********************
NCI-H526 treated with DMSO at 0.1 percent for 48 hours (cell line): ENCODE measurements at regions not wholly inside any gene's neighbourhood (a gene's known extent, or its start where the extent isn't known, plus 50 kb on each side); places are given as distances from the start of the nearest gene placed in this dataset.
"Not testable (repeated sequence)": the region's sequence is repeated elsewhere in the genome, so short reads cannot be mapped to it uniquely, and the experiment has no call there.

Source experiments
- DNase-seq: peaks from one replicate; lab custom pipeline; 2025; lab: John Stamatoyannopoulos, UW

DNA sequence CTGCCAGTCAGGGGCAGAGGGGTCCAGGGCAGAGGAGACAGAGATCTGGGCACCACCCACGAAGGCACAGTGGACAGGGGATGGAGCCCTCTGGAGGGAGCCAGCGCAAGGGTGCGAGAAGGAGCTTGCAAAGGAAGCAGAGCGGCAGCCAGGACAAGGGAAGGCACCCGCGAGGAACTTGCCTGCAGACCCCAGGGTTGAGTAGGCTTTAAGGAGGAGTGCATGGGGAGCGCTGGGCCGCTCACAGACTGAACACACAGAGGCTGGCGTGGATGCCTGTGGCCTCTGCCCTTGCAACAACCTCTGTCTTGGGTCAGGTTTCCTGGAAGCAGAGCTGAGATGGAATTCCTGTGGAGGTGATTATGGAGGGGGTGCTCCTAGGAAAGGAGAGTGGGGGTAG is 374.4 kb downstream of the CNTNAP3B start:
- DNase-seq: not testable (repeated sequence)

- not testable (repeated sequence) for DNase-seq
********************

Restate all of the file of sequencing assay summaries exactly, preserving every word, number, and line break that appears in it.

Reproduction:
NCI-H526 treated with DMSO at 0.1 percent for 48 hours (cell line): ENCODE measurements at regions not wholly inside any gene's neighbourhood (a gene's known extent, or its start where the extent isn't known, plus 50 kb on each side); places are given as distances from the start of the nearest gene placed in this dataset.
"Not testable (repeated sequence)": the region's sequence is repeated elsewhere in the genome, so short reads cannot be mapped to it uniquely, and the experiment has no call there.

Source experiments
- DNase-seq: peaks from one replicate; lab custom pipeline; 2025; lab: John Stamatoyannopoulos, UW

DNA sequence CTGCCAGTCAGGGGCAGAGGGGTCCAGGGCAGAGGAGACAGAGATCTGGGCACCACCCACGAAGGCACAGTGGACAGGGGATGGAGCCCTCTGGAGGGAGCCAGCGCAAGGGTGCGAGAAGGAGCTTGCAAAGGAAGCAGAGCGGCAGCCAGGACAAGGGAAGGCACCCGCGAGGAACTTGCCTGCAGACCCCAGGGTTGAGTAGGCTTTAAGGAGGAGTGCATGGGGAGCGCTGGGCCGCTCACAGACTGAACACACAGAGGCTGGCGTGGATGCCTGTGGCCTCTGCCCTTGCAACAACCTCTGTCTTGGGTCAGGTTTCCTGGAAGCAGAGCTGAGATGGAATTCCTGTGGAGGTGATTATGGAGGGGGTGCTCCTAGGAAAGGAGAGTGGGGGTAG is 374.4 kb downstream of the CNTNAP3B start:
- DNase-seq: not testable (repeated sequence)

- not testable (repeated sequence) for DNase-seq